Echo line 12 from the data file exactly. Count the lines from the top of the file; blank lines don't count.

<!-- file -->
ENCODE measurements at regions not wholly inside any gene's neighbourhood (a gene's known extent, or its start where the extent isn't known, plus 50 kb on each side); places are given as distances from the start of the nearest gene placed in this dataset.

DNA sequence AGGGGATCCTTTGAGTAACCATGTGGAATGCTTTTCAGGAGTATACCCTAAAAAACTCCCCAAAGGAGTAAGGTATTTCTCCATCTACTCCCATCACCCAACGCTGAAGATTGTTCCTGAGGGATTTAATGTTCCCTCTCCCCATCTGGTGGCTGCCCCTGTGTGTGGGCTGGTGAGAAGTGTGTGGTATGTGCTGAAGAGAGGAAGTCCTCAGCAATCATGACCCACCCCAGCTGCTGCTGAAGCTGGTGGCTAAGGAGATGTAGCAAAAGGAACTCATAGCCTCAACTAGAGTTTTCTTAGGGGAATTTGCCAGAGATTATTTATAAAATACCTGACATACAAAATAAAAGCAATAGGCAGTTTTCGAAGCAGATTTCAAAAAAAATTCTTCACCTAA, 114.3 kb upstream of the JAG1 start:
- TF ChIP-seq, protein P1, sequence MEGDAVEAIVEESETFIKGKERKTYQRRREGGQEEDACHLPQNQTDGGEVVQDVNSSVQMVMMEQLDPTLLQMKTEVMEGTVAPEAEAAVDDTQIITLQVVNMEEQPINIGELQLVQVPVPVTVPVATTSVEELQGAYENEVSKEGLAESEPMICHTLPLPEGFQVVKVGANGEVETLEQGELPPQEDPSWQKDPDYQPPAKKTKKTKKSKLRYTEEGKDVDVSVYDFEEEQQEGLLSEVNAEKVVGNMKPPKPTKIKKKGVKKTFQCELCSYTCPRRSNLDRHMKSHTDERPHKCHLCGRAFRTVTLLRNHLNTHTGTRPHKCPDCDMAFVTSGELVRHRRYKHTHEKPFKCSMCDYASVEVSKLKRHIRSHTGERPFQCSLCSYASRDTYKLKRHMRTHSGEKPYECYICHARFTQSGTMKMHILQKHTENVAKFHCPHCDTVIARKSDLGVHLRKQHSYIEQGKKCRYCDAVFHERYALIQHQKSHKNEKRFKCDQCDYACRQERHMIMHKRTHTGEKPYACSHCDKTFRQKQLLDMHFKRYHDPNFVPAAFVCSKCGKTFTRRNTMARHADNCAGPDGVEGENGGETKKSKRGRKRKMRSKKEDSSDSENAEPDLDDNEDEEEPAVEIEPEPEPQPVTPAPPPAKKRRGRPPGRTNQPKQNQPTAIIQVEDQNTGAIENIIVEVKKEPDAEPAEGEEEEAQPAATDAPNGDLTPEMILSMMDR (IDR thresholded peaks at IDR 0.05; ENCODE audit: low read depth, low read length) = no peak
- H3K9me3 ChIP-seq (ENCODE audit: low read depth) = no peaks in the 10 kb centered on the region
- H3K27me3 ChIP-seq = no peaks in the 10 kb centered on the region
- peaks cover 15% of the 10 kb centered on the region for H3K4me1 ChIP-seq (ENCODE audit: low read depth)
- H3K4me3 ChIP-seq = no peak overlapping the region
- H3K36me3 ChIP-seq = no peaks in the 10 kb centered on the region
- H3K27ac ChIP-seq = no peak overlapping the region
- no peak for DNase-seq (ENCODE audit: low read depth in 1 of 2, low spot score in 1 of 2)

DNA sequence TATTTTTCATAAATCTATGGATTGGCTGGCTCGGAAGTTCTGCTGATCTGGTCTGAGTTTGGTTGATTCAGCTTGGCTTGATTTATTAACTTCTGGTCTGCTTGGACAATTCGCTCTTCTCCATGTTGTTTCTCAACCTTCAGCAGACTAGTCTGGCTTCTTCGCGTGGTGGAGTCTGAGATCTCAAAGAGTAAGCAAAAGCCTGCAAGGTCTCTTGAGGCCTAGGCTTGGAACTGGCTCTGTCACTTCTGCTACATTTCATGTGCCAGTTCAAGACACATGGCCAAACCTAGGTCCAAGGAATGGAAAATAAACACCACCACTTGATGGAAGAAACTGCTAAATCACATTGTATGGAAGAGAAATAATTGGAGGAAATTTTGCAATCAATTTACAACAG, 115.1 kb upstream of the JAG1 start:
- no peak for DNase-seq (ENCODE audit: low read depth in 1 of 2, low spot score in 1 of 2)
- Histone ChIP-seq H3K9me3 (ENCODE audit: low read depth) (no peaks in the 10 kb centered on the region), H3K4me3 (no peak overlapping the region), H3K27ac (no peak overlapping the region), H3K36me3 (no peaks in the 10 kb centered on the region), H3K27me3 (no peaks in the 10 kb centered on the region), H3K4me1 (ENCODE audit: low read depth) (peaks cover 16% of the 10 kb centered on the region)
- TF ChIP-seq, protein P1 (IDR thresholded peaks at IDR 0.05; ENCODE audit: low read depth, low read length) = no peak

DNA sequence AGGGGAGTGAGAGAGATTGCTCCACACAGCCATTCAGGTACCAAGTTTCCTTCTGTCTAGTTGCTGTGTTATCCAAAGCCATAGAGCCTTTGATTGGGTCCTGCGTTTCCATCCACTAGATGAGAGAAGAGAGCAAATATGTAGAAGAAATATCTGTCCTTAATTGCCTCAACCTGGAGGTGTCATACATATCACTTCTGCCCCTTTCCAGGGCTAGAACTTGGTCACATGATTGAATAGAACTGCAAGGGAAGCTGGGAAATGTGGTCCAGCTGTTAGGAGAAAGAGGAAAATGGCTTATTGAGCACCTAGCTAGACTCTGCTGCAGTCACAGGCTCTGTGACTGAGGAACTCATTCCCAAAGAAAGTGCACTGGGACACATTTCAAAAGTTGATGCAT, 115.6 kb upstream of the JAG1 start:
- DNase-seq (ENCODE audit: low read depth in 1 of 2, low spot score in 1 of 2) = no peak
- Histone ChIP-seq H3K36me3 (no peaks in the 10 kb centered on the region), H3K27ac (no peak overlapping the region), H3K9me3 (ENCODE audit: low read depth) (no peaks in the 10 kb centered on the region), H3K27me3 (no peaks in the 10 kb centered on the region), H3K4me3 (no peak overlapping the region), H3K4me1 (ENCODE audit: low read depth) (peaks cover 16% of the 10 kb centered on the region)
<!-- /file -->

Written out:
- no peak for DNase-seq (ENCODE audit: low read depth in 1 of 2, low spot score in 1 of 2)